Published in Ca: A Cancer Journal for Clinicians, online version on July 9, 2019
Mesothelioma affects mostly older individuals who have been occupationally exposed to asbestos. The global incidence and mortality rates are unknown, because data are not available from developing countries that continue to use large amounts of asbestos. The rate of mesothelioma has decreased in Australia, the United States, and Western Europe, where the use of asbestos was banned or strictly regulated in the 1970s and 1980s, demonstrating the value of these preventive measures. However, in these same countries, the overall number of deaths from mesothelioma has not decreased as the size of the population and the percentage of old people have increased. Moreover, hotspots of mesothelioma may occur when carcinogenic fibers that are present in the environment are disturbed as rural areas are being developed. Novel immunohistochemical and molecular markers have improved the accuracy of diagnosis; however, about 14% (high-resource countries) to 50% (developing countries) of mesothelioma diagnoses are incorrect, resulting in inadequate treatment and complicating epidemiological studies. The discovery that germline BRCA1-associated protein 1 (BAP1) mutations cause mesothelioma and other cancers (BAP1 cancer syndrome) elucidated some of the key pathogenic mechanisms, and treatments targeting these molecular mechanisms and/or modulating the immune response are being tested. The role of surgery in pleural mesothelioma is controversial as it is difficult to predict who will benefit from aggressive management, even when local therapties are added to existing or novel systemic treatments. Treatment outcomes are improving, however, for peritoneal mesothelioma. Multidisciplinary international collaboration will be necessary to improve prevention, early detection, and treatment.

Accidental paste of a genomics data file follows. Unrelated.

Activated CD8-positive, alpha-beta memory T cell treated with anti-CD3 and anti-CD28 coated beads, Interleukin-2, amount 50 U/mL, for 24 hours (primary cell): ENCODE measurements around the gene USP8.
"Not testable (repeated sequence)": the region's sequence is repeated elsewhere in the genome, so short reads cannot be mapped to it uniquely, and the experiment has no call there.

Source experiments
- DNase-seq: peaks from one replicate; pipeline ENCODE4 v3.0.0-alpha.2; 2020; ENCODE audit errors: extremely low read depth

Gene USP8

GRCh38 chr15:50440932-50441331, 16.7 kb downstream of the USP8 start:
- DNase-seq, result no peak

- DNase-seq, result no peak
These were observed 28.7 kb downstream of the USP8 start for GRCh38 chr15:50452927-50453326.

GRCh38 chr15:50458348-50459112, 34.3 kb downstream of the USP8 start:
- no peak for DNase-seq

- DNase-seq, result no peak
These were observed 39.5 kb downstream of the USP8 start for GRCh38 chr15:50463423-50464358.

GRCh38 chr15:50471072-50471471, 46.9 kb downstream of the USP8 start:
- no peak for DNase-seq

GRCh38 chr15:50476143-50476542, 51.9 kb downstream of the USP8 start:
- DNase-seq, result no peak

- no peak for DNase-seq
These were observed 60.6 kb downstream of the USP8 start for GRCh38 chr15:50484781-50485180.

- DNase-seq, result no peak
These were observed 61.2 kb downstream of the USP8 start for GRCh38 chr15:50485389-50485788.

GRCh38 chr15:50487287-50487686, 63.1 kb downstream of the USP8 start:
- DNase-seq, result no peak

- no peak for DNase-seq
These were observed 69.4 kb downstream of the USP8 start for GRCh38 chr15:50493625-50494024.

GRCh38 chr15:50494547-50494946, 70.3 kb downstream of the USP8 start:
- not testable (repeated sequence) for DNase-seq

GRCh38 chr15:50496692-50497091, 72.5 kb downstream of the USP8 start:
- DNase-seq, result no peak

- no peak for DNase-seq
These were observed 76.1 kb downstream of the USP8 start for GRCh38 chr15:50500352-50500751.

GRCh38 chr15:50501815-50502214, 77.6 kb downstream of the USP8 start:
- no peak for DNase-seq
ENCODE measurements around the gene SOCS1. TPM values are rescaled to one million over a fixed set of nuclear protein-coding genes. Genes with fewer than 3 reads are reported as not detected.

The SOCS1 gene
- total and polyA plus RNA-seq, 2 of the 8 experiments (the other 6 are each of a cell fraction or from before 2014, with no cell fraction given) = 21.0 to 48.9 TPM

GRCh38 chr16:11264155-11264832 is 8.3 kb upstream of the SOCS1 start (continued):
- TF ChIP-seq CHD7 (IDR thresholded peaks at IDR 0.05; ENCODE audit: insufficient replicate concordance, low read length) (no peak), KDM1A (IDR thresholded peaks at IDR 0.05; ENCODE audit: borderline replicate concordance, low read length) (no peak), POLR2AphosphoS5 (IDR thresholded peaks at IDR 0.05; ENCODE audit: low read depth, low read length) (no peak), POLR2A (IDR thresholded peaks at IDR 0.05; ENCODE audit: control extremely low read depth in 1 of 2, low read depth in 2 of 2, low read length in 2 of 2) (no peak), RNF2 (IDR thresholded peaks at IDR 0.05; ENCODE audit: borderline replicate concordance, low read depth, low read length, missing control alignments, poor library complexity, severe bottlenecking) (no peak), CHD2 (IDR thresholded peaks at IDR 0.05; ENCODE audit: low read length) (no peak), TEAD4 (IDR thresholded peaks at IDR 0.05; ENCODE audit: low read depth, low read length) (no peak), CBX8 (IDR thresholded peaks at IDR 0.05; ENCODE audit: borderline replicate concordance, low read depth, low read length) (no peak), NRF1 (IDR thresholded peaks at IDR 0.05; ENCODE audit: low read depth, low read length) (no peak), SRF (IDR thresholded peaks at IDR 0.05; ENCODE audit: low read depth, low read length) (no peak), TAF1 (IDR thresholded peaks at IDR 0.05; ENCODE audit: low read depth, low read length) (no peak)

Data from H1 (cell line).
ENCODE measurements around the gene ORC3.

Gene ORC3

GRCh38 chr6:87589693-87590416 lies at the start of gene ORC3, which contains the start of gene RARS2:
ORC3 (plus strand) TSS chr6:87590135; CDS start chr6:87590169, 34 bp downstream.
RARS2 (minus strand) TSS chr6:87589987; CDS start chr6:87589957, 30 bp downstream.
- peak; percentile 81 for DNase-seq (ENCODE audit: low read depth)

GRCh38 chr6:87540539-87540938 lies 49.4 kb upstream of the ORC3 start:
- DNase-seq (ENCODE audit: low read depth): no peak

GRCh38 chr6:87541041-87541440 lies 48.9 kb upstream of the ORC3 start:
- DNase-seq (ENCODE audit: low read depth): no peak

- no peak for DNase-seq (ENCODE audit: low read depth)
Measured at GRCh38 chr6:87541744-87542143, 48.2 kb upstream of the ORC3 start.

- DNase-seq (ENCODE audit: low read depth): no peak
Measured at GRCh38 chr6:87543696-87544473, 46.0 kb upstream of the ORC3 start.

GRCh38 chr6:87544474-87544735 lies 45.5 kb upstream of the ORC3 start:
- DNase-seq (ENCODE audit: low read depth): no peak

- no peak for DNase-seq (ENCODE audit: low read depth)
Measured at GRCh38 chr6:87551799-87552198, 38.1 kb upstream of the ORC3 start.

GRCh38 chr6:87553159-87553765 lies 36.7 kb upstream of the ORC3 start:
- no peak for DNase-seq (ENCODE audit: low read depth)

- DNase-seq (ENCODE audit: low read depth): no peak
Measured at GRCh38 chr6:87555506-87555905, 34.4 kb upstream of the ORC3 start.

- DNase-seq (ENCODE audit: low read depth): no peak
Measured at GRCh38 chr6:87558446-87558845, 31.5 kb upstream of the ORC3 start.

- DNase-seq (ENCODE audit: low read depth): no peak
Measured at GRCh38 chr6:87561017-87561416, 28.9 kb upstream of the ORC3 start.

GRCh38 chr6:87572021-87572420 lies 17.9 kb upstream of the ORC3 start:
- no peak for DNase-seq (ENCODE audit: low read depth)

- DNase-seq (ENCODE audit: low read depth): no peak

published in Translational Lung Cancer Research, June 16, 2017
A review of the most promising biomarkers for early detection of malignant mesothelioma.
Annals of Translational Medicine 2017: Review Article
Recent discoveries have elucidated some of the mechanisms responsible for the development of mesothelioma.
Opinion: Lessons from the Clinic
Malignant Mesothelioma is a rare and poorly understood cancer with limited therapeutic approaches.
Differentiating between pleural malignant mesothelioma (MM) and lung cancer is often challenging. Immunohistochemical (IHC) stains used to distinguish these malignancies include markers that are most often positive in malignant mesothelioma and less frequently positive in carcinomas, and vice versa. However, in 10 to 20% of the cases, the immunohistochemical staining results can be confusing and inconclusive, and novel markers are sought to increase the diagnostic accuracy.
We stained 45 non-small cell lung cancers (32 adenocarcinomas and 13 squamous cell carcinomas) with a monoclonal antibody for BRCA1-associated protein 1 (BAP1) and also with an IHC panel we routinely use to help differentiate MM from carcinomas, which include calretinin, Wilms Tumor 1, cytokeratin 5, podoplantin D2-40, pankeratin CAM5.2, thyroid transcription factor 1, Napsin-A, and p63. Nuclear BAP1 expression was also analyzed in 35 MM biopsies. All 45 non-small cell lung cancer biopsies stained positive for nuclear BAP1, whereas 22/35 (63%) MM biopsies lacked nuclear BAP1 staining, consistent with previous data. Lack of BAP1 nuclear staining was associated with MM. Focal BAP1 staining was observed in a subset of samples, suggesting polyclonality. Diagnostic accuracy of other classical IHC markers was in agreement with previous studies. Our study indicated that absence of nuclear BAP1 staining helps differentiate MM from lung carcinomas. We suggest that BAP1 staining should be added to the IHC panel that is currently used to distinguish these malignancies.
Authors: Michele Carbone, David Shimizu, Andrea Napolitano, Mika Tanji, Harvey I. Pass, Haining Yang, Sandra Pastorino